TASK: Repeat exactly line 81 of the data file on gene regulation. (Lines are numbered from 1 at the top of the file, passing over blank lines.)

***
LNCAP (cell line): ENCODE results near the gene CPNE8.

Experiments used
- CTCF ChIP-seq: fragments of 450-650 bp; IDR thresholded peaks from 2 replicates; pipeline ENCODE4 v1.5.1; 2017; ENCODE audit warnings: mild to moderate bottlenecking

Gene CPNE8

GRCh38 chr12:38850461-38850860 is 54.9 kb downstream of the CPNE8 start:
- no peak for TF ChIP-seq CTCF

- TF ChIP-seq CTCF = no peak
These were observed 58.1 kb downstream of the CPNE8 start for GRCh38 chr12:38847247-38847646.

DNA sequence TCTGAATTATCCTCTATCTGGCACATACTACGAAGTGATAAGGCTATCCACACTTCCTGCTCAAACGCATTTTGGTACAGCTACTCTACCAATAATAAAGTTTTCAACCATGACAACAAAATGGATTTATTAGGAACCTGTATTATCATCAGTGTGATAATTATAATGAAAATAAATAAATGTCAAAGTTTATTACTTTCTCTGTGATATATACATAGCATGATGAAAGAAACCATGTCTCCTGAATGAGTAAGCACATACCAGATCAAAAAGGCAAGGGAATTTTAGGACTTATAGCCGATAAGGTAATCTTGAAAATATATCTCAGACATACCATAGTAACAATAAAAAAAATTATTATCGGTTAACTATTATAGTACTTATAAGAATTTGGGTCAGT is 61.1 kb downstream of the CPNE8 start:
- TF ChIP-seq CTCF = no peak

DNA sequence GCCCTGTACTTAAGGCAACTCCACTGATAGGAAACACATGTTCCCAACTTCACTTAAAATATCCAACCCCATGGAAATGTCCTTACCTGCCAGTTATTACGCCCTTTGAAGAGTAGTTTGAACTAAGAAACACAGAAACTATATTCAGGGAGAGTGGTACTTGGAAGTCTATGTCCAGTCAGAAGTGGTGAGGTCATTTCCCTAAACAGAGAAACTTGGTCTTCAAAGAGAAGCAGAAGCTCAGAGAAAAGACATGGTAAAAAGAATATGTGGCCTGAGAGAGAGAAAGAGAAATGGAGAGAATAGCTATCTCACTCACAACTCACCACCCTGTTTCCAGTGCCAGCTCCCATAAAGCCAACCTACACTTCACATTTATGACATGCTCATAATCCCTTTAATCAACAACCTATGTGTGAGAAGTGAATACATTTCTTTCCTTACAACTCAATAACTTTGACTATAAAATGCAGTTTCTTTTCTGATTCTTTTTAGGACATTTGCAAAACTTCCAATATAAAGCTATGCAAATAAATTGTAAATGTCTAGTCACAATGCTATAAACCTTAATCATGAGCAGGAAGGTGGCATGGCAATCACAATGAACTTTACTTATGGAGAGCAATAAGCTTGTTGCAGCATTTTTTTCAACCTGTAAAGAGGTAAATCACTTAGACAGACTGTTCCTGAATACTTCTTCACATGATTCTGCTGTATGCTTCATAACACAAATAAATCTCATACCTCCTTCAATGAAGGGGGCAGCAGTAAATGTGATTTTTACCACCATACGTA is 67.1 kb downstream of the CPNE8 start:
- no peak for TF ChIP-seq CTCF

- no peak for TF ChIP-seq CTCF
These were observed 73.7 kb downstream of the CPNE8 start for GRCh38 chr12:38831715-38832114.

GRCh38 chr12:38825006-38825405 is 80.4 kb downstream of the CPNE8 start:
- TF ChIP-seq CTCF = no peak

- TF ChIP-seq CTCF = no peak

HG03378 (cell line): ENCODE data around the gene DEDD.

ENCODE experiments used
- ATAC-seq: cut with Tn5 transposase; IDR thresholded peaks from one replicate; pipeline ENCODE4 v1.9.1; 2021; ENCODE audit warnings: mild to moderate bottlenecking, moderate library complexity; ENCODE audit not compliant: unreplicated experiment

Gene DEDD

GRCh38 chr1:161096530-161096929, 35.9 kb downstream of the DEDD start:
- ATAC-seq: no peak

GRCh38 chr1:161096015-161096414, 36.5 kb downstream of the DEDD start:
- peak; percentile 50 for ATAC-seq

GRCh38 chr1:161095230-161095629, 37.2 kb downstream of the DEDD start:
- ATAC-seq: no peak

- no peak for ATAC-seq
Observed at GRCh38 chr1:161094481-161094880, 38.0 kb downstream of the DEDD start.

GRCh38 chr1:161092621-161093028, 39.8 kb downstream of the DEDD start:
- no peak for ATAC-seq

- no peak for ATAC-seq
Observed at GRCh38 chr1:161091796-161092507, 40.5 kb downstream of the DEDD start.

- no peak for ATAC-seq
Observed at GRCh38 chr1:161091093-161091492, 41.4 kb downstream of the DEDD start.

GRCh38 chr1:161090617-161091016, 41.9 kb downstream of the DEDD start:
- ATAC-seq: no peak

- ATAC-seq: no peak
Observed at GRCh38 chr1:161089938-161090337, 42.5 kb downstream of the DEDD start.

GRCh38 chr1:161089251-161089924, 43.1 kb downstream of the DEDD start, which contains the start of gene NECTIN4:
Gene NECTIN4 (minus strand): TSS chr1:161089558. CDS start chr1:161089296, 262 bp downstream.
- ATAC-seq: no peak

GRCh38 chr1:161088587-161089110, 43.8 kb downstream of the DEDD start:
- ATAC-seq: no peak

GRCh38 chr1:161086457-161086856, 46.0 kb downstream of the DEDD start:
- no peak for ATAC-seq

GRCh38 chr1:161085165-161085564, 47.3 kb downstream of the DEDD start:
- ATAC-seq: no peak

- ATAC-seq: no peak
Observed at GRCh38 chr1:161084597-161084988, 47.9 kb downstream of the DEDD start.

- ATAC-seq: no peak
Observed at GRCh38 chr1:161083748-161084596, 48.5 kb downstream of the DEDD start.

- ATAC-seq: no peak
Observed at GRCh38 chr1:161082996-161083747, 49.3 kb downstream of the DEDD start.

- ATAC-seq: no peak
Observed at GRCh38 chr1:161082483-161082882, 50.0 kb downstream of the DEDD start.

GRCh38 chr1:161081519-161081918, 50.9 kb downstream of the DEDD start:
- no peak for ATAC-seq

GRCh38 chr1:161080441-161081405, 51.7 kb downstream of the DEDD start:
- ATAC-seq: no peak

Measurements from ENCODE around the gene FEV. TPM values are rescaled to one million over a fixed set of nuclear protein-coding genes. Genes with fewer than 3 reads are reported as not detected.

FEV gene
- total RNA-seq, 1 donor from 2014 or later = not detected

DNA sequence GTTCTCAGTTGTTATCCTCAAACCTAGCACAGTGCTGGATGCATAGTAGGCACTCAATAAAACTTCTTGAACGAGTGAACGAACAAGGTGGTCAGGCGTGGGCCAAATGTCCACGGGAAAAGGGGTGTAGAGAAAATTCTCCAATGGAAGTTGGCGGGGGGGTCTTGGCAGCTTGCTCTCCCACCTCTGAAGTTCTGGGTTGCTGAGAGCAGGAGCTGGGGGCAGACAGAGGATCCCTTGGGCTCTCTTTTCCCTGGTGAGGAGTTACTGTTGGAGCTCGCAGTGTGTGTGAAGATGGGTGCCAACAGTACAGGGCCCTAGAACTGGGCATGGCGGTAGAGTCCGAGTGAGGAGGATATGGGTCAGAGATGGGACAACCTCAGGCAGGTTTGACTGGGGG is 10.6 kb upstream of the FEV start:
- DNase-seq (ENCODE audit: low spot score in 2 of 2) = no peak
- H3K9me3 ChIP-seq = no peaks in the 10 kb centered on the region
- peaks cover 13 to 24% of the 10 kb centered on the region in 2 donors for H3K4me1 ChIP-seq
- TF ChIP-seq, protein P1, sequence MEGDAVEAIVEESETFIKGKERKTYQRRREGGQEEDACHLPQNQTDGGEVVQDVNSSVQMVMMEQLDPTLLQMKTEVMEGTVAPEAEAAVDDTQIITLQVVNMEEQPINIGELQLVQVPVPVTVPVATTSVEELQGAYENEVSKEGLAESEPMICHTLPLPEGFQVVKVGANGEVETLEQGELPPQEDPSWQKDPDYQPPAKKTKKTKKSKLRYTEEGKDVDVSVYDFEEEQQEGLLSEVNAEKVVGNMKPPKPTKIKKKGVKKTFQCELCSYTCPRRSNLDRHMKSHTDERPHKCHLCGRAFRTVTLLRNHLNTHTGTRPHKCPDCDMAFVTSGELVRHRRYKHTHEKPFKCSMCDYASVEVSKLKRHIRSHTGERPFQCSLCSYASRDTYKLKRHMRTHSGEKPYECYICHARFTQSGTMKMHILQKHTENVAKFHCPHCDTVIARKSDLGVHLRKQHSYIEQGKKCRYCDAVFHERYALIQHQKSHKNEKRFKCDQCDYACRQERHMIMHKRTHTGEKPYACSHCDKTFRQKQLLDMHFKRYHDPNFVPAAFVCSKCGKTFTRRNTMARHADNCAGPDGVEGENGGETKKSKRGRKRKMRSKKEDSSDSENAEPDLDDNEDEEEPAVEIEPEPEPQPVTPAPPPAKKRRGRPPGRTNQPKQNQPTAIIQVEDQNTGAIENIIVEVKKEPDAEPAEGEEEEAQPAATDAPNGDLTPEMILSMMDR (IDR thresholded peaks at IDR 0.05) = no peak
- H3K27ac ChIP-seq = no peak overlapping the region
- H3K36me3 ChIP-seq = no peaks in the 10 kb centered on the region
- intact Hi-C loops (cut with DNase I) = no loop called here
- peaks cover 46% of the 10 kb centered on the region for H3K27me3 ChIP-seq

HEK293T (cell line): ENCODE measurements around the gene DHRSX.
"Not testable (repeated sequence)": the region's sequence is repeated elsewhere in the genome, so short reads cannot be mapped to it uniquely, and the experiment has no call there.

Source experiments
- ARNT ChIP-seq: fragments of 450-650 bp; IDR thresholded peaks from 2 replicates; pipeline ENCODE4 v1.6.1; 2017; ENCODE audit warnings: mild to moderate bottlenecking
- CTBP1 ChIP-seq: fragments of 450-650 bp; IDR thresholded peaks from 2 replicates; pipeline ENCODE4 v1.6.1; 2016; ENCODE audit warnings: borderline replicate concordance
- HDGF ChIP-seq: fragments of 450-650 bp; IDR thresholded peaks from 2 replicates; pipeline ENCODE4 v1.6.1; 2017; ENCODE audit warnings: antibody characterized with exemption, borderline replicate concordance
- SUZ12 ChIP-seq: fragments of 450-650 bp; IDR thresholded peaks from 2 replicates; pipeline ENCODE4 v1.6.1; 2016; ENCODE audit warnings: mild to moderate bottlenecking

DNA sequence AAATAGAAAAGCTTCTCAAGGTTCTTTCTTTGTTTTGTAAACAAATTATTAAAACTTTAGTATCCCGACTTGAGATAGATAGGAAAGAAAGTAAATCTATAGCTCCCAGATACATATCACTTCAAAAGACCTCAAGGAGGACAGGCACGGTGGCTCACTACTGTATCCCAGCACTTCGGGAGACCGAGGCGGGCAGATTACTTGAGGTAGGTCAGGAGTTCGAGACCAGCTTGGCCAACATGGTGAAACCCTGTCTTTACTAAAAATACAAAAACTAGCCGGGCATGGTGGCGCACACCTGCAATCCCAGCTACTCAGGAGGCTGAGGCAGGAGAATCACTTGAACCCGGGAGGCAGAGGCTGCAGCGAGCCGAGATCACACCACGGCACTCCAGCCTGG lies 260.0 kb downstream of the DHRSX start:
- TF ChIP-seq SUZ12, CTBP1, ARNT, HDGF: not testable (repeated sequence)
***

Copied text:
- TF ChIP-seq SUZ12, CTBP1, ARNT, HDGF: not testable (repeated sequence)